To that end, we begin a pair of That Day performances on April 16th and 17th that will lead to a three week Clean Slate Workshop series at Greater Heights Baptist Church, here in Cumming. To join us at either, go to www.thatday.info.
We’ll need all available help to make this happen; so, if you feel like you’re particularly gifted with marketing, social media, or just good-old-fashioned prayer, we’d love to invite you to be part of our street team. To lend a heart, hand, or lips, send email to firstname.lastname@example.org. If your gift is giving, we’d like you to know the most challenging months for this ministry are typically May, June, August, and November. So, if you’re a strategic giver – join us anytime, but keep those specific times in mind and prayer. This month, I’d encourage you to pray God keeps us on track with all we have ahead and that He raises up 3 new regular monthly supporters at $50 and $100 each.
Keep our Stay in the Word community in prayer, as well. Though we haven’t been wildly promoting the app, we’re approaching 50-100 users between IOS and Android combined. If you don’t yet have the app, check out what the buzz is all about!
As always, thanks for your prayers, “shares”, and encouragement!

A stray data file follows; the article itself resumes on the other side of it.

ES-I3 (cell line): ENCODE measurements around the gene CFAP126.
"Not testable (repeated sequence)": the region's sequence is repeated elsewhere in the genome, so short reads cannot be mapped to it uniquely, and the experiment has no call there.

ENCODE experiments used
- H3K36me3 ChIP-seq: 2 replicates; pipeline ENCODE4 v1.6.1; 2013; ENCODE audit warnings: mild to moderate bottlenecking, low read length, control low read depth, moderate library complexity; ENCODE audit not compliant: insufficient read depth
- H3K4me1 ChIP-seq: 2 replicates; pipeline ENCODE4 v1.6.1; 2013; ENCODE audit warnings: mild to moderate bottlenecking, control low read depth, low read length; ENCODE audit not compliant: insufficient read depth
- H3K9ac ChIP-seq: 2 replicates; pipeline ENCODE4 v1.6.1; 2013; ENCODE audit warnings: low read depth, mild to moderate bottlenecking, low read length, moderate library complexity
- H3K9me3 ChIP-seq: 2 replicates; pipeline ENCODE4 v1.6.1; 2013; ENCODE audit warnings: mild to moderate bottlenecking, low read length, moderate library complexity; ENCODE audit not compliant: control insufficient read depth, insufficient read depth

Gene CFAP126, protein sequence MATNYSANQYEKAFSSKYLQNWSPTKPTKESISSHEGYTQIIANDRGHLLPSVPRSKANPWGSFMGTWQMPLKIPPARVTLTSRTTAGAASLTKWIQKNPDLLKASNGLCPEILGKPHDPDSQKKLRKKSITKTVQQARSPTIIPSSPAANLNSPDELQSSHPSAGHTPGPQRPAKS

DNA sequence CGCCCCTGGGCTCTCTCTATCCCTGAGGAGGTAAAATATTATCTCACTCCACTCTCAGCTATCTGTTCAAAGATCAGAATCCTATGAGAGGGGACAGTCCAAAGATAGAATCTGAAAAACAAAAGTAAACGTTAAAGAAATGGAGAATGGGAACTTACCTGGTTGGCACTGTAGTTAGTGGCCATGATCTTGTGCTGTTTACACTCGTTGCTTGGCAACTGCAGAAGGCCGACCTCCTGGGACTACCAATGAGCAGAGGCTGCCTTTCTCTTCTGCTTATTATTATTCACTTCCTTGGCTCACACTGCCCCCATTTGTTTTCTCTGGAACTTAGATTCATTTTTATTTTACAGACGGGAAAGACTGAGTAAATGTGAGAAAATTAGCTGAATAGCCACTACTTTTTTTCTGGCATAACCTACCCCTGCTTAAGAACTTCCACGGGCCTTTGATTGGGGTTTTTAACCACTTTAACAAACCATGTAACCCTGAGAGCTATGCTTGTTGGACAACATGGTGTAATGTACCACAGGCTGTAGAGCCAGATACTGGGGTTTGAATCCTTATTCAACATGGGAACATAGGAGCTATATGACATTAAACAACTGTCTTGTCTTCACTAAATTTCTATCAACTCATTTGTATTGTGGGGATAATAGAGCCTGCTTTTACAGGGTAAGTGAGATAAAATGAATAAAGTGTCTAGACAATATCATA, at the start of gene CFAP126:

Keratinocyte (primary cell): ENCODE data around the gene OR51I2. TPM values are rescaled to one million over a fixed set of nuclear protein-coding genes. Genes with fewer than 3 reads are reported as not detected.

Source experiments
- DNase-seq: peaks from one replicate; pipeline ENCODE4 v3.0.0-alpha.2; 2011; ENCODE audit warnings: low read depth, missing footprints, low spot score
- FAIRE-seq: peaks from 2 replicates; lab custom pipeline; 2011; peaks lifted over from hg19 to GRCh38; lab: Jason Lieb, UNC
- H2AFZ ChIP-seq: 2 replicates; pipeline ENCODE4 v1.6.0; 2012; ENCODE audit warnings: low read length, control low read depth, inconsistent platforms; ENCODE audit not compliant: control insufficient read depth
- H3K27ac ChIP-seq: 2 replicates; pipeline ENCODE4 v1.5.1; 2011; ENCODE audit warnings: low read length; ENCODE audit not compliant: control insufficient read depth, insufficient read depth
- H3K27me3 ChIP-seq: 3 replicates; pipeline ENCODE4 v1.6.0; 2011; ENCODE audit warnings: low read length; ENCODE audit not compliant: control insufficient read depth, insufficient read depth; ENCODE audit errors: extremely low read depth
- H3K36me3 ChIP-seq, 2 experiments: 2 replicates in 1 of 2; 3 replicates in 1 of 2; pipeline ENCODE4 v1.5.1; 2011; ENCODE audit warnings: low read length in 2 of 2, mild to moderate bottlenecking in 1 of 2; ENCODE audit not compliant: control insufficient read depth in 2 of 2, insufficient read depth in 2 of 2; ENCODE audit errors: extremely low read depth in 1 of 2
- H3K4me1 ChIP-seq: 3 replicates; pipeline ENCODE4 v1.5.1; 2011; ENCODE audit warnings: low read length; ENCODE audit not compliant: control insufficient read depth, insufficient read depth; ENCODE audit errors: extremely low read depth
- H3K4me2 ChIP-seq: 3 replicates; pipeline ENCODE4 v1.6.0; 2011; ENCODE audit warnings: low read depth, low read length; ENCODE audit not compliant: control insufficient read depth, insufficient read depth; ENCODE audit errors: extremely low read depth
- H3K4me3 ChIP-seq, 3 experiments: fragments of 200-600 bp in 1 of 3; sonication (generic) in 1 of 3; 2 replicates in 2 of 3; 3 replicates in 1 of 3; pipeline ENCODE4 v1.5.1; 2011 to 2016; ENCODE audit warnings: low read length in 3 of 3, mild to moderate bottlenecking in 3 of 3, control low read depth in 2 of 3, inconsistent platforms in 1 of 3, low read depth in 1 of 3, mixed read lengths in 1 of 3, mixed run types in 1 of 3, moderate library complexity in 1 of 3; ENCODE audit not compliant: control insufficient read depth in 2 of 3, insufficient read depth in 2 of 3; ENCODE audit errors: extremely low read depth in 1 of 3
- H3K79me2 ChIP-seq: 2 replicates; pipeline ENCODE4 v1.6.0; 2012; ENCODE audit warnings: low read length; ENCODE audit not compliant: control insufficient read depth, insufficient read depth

Aarron & Cristine Pina
You Made Me Do It!
At work, I meet with men and my wife and I meet with couples for “faith checkups”. We talk about their engagement with scripture, the God’s apparent working in their lives, and personal struggles. Sometimes, that involves encouragement. Sometimes, it calls for rebuke or correction. In the latter case, maybe a guy has said something to his wife, his kids, or someone else he shouldn’t have said, maybe at a volume level he shouldn’t have used. Jesus would call that “sin”.
In those conversations, I try to separate “reasons” from “excuses”. All our “dones” are done for a reason. However, no reason excuses us from our actions. One day, we’ll all stand before Jesus to account for what we’ve done and said (the “bema” seat judgment [see 2 Cor. 5:10]), and in receiving eternal rewards for the things we did and said, we cannot effectively invoke anyone else’s name to our defense but our own:
- “You made me mad!”
- “He stole my idea! It’s not fair!”
- “She cracked my screen; of course I’m going to get angry!“
None of these reasons will excuse us from losing a reward for that specific action. (Note: this is not a matter of salvation, which comes by grace alone, through faith alone, in Christ alone; rather eternal rewards – such as crowns, treasures, honors, etc. – which come by works that flow from a grace based salvation.) (more…)
Sometimes, the words of Jesus bother me.
Care to jump in the mirror with me for some plank yankin’?
It’s then that I try to shut my mouth and silence the alerts and distractions around me to examine the bother: